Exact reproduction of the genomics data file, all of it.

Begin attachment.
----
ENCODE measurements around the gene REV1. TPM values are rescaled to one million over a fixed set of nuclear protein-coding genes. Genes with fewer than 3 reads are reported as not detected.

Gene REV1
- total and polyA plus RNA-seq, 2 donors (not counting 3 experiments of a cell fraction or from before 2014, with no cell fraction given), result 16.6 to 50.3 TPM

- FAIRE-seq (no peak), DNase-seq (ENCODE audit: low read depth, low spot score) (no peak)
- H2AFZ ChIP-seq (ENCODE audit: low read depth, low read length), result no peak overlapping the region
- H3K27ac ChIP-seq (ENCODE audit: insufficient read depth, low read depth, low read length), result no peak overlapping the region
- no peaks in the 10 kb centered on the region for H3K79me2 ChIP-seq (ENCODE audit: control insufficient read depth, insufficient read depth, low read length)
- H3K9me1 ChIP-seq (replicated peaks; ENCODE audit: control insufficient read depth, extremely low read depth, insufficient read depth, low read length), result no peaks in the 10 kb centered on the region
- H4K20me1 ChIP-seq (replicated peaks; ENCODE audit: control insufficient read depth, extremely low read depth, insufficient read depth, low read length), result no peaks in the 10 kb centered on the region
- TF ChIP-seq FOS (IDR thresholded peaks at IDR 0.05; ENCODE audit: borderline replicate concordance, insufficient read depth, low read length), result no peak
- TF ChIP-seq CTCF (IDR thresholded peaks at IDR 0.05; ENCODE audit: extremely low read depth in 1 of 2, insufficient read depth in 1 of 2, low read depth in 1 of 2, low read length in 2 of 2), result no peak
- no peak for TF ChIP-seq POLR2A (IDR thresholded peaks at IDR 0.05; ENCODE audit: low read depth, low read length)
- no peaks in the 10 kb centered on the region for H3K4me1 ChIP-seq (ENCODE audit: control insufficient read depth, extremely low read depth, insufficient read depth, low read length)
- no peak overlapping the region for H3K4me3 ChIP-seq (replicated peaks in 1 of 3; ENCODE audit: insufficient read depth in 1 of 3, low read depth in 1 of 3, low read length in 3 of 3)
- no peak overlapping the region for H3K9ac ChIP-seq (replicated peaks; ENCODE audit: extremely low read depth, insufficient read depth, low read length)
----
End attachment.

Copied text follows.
ENCODE measurements around the gene REV1. TPM values are rescaled to one million over a fixed set of nuclear protein-coding genes. Genes with fewer than 3 reads are reported as not detected.

Gene REV1
- total and polyA plus RNA-seq, 2 donors (not counting 3 experiments of a cell fraction or from before 2014, with no cell fraction given), result 16.6 to 50.3 TPM

- FAIRE-seq (no peak), DNase-seq (ENCODE audit: low read depth, low spot score) (no peak)
- H2AFZ ChIP-seq (ENCODE audit: low read depth, low read length), result no peak overlapping the region
- H3K27ac ChIP-seq (ENCODE audit: insufficient read depth, low read depth, low read length), result no peak overlapping the region
- no peaks in the 10 kb centered on the region for H3K79me2 ChIP-seq (ENCODE audit: control insufficient read depth, insufficient read depth, low read length)
- H3K9me1 ChIP-seq (replicated peaks; ENCODE audit: control insufficient read depth, extremely low read depth, insufficient read depth, low read length), result no peaks in the 10 kb centered on the region
- H4K20me1 ChIP-seq (replicated peaks; ENCODE audit: control insufficient read depth, extremely low read depth, insufficient read depth, low read length), result no peaks in the 10 kb centered on the region
- TF ChIP-seq FOS (IDR thresholded peaks at IDR 0.05; ENCODE audit: borderline replicate concordance, insufficient read depth, low read length), result no peak
- TF ChIP-seq CTCF (IDR thresholded peaks at IDR 0.05; ENCODE audit: extremely low read depth in 1 of 2, insufficient read depth in 1 of 2, low read depth in 1 of 2, low read length in 2 of 2), result no peak
- no peak for TF ChIP-seq POLR2A (IDR thresholded peaks at IDR 0.05; ENCODE audit: low read depth, low read length)
- no peaks in the 10 kb centered on the region for H3K4me1 ChIP-seq (ENCODE audit: control insufficient read depth, extremely low read depth, insufficient read depth, low read length)
- no peak overlapping the region for H3K4me3 ChIP-seq (replicated peaks in 1 of 3; ENCODE audit: insufficient read depth in 1 of 3, low read depth in 1 of 3, low read length in 3 of 3)
- no peak overlapping the region for H3K9ac ChIP-seq (replicated peaks; ENCODE audit: extremely low read depth, insufficient read depth, low read length)